GRAND RAPIDS, Mich. — Fox 17 has partnered with a West Michigan company to bring you election results and breakdowns of local races using state-of-the-art technology. It will be digital, colorful, and show you races in real-time.
They’re tools you normally see on national networks but we’ve already been testing them out on our air. We’re calling it the FOX 17 real-time map.
As results come in, FOX 17 journalists will be able to see them and share them right from the software.
We’re also able to refer to the previous races like the 2014 fight for the US Senate.
Gary Peters won back by more than 400,000 votes. The last election in 2018, his current opponent John James lost to Debbie Stabenow by more than 275,000 votes.
The software lets us break things down by county to show you results in real time. It’s designed by Kevin Ferrara and his partner at Magis Media.
“It’s kinda like a breaking news scene and you’re going out and you’re seeing the numbers come in,” said Ferrara. “It’s more of a conversation. It’s not just talking to the viewer it’s talking with the viewer and explaining the situation you’re seeing unfold in front of you.”
Roughly two dozen tv markets around the country will use the software Tuesday night. From Los Angeles, California to here in West Michigan, journalists will be able to share live data with viewers as it comes in from the Associated Press.
“It allows local stations to take viewers beyond the numbers. We’re able to graphically illustrate on a heat map where are votes are coming from – which counties are voting red or blue, or which counties are 50-50.”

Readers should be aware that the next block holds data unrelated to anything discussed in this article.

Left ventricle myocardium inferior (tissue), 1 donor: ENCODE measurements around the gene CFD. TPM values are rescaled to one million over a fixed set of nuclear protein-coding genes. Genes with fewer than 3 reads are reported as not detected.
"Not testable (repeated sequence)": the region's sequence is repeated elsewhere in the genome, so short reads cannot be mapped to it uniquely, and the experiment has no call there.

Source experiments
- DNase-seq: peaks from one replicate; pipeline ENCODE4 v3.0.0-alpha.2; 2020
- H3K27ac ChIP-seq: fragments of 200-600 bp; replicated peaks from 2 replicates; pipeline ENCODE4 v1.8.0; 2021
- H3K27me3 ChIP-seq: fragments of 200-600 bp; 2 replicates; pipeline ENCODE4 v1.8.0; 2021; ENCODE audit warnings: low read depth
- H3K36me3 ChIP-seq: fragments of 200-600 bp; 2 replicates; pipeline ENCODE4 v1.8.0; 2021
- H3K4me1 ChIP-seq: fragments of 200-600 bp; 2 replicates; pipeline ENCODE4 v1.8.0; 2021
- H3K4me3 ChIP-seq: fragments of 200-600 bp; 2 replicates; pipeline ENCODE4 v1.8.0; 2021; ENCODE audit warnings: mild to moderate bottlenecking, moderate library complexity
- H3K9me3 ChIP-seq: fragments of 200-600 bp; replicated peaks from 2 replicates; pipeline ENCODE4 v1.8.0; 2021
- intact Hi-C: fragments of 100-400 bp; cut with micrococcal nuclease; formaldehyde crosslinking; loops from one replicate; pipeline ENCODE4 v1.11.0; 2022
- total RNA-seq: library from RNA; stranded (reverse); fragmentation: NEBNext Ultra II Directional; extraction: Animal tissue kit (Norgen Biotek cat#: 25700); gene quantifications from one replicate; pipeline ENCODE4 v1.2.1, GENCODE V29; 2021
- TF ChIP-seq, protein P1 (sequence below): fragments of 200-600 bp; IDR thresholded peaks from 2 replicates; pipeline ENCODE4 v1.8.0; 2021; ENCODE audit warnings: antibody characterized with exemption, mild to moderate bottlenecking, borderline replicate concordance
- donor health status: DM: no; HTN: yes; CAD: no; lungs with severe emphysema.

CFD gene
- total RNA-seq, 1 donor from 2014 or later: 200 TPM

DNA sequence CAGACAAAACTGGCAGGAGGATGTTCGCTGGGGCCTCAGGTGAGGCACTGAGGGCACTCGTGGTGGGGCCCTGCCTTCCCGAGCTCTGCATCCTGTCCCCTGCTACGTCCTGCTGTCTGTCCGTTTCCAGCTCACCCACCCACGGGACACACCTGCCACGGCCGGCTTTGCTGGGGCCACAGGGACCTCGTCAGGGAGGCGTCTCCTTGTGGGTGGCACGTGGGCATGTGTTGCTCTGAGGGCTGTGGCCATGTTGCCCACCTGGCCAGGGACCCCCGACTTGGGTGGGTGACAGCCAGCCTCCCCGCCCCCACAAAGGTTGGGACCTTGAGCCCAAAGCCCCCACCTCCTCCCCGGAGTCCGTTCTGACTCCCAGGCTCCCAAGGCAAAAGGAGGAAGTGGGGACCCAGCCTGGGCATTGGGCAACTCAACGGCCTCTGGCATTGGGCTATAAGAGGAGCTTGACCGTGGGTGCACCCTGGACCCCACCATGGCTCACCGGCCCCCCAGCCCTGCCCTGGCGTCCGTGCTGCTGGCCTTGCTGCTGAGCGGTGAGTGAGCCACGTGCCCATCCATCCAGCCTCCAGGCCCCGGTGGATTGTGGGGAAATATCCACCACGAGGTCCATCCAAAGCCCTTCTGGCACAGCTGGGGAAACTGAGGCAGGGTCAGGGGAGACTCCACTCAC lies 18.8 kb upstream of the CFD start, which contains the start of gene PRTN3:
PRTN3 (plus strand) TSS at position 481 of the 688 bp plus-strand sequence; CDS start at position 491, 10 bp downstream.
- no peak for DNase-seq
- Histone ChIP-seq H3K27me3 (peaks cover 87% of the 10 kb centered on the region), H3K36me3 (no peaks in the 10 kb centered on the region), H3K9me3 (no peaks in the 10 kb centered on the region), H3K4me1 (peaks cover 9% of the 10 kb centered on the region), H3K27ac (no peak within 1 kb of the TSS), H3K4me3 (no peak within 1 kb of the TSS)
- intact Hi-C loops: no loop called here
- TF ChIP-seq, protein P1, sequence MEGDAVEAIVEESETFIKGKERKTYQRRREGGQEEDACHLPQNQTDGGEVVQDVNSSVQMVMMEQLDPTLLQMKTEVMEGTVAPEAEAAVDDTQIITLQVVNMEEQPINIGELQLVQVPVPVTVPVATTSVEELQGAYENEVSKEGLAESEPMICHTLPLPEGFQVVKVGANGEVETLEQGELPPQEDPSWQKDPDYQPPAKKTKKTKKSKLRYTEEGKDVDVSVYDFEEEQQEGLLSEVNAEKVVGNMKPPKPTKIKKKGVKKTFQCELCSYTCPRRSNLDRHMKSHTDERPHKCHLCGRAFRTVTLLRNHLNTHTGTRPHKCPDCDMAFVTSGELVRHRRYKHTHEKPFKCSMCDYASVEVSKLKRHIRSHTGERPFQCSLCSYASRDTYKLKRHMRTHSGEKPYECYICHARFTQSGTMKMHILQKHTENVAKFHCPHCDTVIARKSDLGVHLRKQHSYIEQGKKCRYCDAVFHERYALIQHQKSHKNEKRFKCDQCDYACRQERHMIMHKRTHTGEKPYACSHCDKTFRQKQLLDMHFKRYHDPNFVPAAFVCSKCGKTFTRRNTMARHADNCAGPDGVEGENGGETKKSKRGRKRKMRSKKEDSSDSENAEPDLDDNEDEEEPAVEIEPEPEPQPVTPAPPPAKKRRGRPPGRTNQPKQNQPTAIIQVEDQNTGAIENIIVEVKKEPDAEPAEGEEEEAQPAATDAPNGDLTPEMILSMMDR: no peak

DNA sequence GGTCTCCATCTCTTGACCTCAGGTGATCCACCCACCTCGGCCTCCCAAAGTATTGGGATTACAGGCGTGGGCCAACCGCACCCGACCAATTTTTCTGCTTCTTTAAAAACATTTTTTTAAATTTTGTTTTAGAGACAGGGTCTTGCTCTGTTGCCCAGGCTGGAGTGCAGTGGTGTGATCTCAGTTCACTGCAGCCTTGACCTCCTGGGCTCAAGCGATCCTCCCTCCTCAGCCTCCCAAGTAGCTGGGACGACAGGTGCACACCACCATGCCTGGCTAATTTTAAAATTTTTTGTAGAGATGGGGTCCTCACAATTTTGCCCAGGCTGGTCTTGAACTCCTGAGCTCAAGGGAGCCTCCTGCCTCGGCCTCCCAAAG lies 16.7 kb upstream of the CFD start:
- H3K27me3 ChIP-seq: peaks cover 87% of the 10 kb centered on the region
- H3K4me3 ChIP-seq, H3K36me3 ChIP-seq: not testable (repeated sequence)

That gives viewers a deeper look at what’s driving the numbers in our state. The darker the red the more republican votes, and the opposite for those showing up dark blue.
“So what the heat mapping does is… show you how you and your neighbors are voting but it also shows you how that’s feeding up to feed into the whole state and driving our electoral vote for the united states,” said Ferrara.
Watching your votes be tallied in real-time. City and township clerks turn their numbers into their respective counties. Then the AP takes those numbers and plugs them into the system.
“There’s still gonna be points where we’re gonna want to talk about numbers. We don’t just want to take you around and roll you around with fancy maps and stuff, we want to be able to convey to the viewer the story that’s happening,” he said.
Polls of course close at 8pm Election Night.
As a reminder, because races may be too close because of counting all the absentee ballots and some still in the mail, results are not expected to be final Tuesday night.
That’s for local races and especially for president.
We’ll bring you coverage throughout the day on air and our OTT mobile app with live results and reaction to different races at 10 and 11.